However, just because this is an AF lens does not mean you always have to use it in autofocus mode. No autofocusing lens will deliver sharply focused results all the time and at the speed you need it–the technology is simply not there yet, despite Nikon’s SWM. As is true of many lenses today, this lens lets you conveniently override AF as soon as you manually activate the focusing ring. This may let you more easily follow focus with action shots. Or you can switch entirely to manual focus–without resorting to the on-camera focus settings (unless you need to set continuous AF). Switching to full-time manual focus is a step I often take with close-ups, whether I’m using a macro or zoom lens.
Zooming and the Pinocchio Syndrome
It took me a while to realize the one thing that bothered me about this lens. My other zooms feature internal zooming. The glass elements go through some dance that is entirely transparent to the end user and magically realign themselves, changing focal length in the process. Lens balance remains constant, as is true for internal focusing.
With this lens, as you zoom out, you suddenly find the lens morphs, as if it were Pinocchio telling a fib: its schnoz grows and grows and grows, till it’s seemingly twice as long as when you started. What began as an unimposing lens suddenly gets noticed, which means that it may be harder to remain inconspicuous. That was true when I was taking pictures of a group lounging outside Cologne Cathedral (Germany). Standing well away, with the lens zoomed out, and trying to remain unnoticed in the crowd, I suddenly found myself gaining unwanted attention from one member of the group, who flashed an obscene gesture.
However, I was happy to see that there was no evidence of barrel “creep” (unintended movement) when the lens was tilted up or down–a further sign of quality. On the other hand, with any popularly priced zoom lens, we can expect it to have some, if subtle, optical failings. With that said, I found barrel and pincushion distortion to be minimal and well within acceptable parameters.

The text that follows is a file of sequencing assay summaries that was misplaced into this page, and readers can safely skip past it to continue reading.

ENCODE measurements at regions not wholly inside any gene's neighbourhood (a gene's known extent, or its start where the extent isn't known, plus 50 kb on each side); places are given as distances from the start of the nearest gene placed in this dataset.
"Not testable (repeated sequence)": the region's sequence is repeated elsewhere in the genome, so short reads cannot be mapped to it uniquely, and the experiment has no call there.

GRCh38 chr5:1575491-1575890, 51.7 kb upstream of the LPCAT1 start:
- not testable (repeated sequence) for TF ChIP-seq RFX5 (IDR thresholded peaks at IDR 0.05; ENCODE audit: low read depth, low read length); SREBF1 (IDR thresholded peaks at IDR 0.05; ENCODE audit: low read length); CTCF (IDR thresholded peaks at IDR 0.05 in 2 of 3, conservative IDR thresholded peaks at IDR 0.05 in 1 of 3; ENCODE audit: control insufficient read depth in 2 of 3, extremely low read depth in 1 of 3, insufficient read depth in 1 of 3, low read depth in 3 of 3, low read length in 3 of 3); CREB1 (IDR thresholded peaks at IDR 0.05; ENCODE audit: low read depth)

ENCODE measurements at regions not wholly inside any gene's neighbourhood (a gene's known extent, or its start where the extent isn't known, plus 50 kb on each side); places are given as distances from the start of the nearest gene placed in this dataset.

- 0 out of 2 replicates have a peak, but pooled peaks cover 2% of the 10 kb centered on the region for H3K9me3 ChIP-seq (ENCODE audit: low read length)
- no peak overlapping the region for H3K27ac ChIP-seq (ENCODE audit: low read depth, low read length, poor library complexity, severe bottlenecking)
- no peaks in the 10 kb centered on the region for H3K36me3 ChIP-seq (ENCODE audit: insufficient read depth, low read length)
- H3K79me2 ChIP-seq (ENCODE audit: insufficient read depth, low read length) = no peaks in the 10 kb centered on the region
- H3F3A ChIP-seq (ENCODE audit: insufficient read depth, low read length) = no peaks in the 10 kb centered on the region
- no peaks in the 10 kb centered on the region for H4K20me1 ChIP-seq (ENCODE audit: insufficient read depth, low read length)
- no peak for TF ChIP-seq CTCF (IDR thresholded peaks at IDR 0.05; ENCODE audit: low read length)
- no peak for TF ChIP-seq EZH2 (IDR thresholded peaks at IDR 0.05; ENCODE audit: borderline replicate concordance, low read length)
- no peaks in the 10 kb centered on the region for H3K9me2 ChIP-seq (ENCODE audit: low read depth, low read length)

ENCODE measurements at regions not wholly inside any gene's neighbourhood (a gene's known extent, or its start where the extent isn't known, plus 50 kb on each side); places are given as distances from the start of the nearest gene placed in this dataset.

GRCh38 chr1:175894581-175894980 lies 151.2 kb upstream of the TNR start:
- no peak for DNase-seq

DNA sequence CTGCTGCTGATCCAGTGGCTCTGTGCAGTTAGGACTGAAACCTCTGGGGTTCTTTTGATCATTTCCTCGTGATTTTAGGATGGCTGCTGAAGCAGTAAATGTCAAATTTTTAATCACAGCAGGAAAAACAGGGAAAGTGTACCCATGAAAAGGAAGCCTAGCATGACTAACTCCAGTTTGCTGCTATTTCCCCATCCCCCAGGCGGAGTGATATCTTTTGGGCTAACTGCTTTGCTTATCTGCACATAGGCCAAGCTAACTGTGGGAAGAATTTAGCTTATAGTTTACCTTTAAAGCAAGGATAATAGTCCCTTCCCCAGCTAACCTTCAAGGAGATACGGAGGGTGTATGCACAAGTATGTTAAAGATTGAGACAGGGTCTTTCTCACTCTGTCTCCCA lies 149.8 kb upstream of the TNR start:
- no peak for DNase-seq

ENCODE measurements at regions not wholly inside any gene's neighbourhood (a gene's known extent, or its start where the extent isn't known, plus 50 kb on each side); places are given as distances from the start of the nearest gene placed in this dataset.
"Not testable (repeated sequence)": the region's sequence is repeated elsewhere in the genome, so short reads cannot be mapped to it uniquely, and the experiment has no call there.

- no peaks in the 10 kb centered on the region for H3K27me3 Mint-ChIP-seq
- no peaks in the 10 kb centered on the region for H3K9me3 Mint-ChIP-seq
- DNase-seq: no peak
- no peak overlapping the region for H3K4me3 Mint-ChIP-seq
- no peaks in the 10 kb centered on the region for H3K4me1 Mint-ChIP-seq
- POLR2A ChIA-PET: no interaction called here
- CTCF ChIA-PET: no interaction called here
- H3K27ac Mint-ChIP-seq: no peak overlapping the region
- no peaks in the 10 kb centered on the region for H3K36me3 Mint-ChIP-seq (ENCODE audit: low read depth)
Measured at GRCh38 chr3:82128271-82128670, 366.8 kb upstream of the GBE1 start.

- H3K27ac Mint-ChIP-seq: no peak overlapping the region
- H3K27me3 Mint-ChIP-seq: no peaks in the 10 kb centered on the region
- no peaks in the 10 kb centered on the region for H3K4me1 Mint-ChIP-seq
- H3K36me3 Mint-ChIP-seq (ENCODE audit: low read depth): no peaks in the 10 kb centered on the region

The VR 18-200 Experience
This lens has virtually no bounds. In Germany, I used it to photograph medieval architecture, modern interiors, and carnival performers with equal facility.
In Miami, I took pictures with equanimity of everything from birds to beachgoers and views at that time of day architectural photographers call the Magic Hour, the blue shrouded scene after sunset.
In and around Las Vegas, I photographed a street scene from the Stratosphere Hotel tower and countless bleak, desert landscapes.
Back home I shot flowers and a honeybee busily at work collecting nectar, then moved on to capture the fast action of a soccer match. And all with this one lens. At a street price of $699, I couldn’t ask for a more utilitarian adjunct to my photography.
To say that I’ve enjoyed working with this lens is an understatement. The AF-S DX VR Zoom-NIKKOR 18-200mm f/3.5-5.6G IF-ED (a name long enough to match its zoom range) has proved itself time and again.
Granted, I would have liked this lens to be faster, notably at the telephoto end, and better yet to have a fixed maximum aperture, but all in all, I won’t complain. Flare was never a problem under ordinary circumstances–I only observed one instance of ghosting that I can recall. And I found the lens did a really nice job with out-of-focus backgrounds at wider apertures, rendering garden shots of flowers with an almost painterly-like quality.
And, while I don’t often rely on it, Vibration Reduction (VR) came through when it mattered, letting me shoot handheld at relatively long exposures. I found I could use the D300’s built-in flash for all but the nearest subjects, without the lens shade, and, with lens shade attached and augmented by a shoe-mounted SB-900 with head tilted downward, this lens gains greater utility.
One chief benefit of this lens is that it lets me travel light, which translates into a smaller, more airline-friendly camera bag (usually a photo backpack). But more importantly, I can keep my D300 with this lens attached around my neck and in my hands without undue fatigue for hours of shooting. Less heft means less physical strain, and that leads to better pictures overall.